Almost no other diet has won over such an exceptional amount of dieters as the ketogenic diet has. This high-fat low-carb diet has received more than just a ton of hype – it's become one of the new-age preferred diet programs, despite numerous possible risks and doubts that have arisen over time.
New research from UBC's Okanagan campus studied the diet program further though and came to a startling conclusion: just one cheat day where you consume just one 75-gram portion of glucose can damage your blood vessels.
There's no doubt that the ketogenic diet might be effective for weight loss as it puts the body to ketosis – a state where your body is essentially starved for glucose and your body starts burning fats.
Since the body is so deprived of carbohydrates, your body might react badly whenever you reintroduce glucose.
The researchers studied how the body reacts when 75 grams of glucose is introduced to the body after a high-fat low-carb diet. For that, they let their test subjects to consume one 75-gram glucose drink both before and after following the diet – which consisted of 70 percent fat, just like the ketogenic diet.
As a result, the researchers found that blood vessel walls were damaged because of the sudden glucose spike. When you introduce glucose suddenly to your body after it has already reorganized its metabolic processes, your blood vessels cells might start to shed and die since your body reacts to that excess blood sugar.
What's worse, the damage on blood vessels was so extensive it could be compared to people with decreased cardiovascular health. And all of that just after one cheat day – one 75 gram dose of glucose.
While the study was small, it's still alarming, showing a possible strong connection on how cheat days actually affect the body. Most modern diets include cheat days – for example, the popular Slimming World's diet has a separate definition “syn” to describe “cheating foods”. In fact, cheat days have become so common among dieters that most believe one cheat day per week is healthy. This new research proves though that sudden changes in the diet might make things far worse than before even starting with the diet program.
“Our data suggests a ketogenic diet is not something you do for six days a week and take Saturday off,” mentioned the researchers.
How diet cheat days endanger your body
According to the theory of cheat days, introducing a sneaky snack that's normally not included in your diet might “trick” your body into believing that you're actually eating more calories, so your metabolism might not slow down as it might do during a normal diet that contains fewer calories. Essentially, cheat days are used to prevent your metabolism from becoming slower.
Additionally, it's believed that a cheat days help you to stay on track better since you feel like you aren't depriving yourself of all the tasty foods out there.
However, cheat days can do a lot more harm than good. Firstly, most dieters tend to go overboard with their cheat days because “it's the one day they can eat anything and in any amounts”. Many don't just stick to one bar of chocolate or one soft drink, instead, they might grab such an amount of food that it could feed 5 people. Avoiding overeating can be tough even normally but when the cheat day introduces the mental framework of “having the opportunity to eat”, overeating is prone to come easily.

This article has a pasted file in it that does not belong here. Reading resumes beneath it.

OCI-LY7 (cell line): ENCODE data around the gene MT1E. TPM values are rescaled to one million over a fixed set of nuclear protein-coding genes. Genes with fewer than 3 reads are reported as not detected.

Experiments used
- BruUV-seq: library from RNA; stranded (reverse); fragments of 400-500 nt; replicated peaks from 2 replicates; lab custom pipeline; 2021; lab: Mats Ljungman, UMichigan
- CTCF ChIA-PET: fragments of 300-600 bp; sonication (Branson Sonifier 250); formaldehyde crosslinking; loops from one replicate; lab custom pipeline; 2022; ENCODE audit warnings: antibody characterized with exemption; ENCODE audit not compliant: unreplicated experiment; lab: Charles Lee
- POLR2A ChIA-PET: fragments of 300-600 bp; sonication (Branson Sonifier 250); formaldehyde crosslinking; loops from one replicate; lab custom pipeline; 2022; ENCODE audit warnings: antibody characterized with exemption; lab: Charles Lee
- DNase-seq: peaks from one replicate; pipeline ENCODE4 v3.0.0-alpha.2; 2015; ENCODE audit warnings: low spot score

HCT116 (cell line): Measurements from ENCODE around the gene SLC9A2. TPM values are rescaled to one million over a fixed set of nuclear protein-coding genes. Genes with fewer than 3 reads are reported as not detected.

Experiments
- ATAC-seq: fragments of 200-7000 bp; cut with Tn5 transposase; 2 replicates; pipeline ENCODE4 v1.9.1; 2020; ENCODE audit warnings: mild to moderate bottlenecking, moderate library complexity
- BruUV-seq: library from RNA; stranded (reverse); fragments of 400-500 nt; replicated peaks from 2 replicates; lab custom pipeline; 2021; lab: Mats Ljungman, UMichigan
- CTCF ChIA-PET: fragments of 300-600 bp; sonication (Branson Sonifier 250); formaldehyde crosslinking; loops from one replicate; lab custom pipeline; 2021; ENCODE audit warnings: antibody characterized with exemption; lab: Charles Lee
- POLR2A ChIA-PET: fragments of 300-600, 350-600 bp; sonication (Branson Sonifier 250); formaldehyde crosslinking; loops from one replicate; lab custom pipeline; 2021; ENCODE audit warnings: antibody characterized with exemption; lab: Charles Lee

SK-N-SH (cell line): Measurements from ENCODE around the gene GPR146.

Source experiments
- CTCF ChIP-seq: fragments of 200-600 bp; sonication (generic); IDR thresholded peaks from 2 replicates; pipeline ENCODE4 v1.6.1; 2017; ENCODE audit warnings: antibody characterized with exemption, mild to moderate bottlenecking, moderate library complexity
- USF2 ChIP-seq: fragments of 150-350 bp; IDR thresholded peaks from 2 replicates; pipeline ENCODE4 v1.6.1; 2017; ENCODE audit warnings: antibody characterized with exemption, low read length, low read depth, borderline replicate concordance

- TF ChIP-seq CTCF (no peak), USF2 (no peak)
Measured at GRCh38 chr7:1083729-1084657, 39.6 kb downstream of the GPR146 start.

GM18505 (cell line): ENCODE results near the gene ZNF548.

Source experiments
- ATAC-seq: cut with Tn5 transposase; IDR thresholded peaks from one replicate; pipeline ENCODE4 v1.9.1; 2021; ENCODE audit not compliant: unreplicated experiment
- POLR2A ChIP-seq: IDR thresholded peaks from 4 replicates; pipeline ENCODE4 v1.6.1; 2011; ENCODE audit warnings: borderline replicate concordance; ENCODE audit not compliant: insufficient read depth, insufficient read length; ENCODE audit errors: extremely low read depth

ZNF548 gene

Additionally, research has found that just a single day of excessive eating can reduce insulin sensitivity, therefore putting you at risk of developing diabetes.
The term “cheat day” itself is even more problematic. A diet isn't actually a short-term eating plan – it's a way of life that belongs in your daily routine. The healthiest diets are not temporary diet plans, but lifestyle choices, such as the Mediterranean diet that comes from the Mediterranean culture where that diet is a natural way of life. There's no need to cut off treats from your life, what matters is a healthy balance.
Cheat days, in their essence, completely overthrow that healthy balance and instead, strengthen food's position as your enemy – while, in reality, it should never ever be that way. No food should be your enemy, but most temporary diet plans restrict the lifestyle so extensively that even eating a piece of cake can be considered “cheating” though it's actually a normal part of life. When including “cheat days” in your lifestyle, it gives your mind a signal of some parts of your diet being wrong and sinful though you should actually follow a healthy balance that doesn't ban anything.
As Dr. Axe said: “The whole idea of “cheating” with food makes me uneasy. It seems almost like a license to binge eat, which it definitely is not. Instead of a cheat day or cheat meal, think of it as a treat day or treat meal, where you’re allowing yourself something special. No shame or stigma, just a tasty treat.”
Think about it this way. If you love your husband and the mutual life you have together, would you really want to cheat on him? If you follow a healthy balanced diet and healthy approach to food in general, there's no reason to binge eat. A treat here and there is completely okay while shaming yourself only makes you more inclined towards falling off the track with your eating habits.
Unhealthy relationship with food combined with potentially very serious health issues are enough reasons to stop taking cheat days. When you're following a healthy balanced diet, there's no need for cheating anyway since you won't feel deprived of anything in life. An occasional cookie or a piece of cake at a party doesn't make you a cheater, but binging because of harsh dietary restrictions is almost a surefire way towards falling off the track.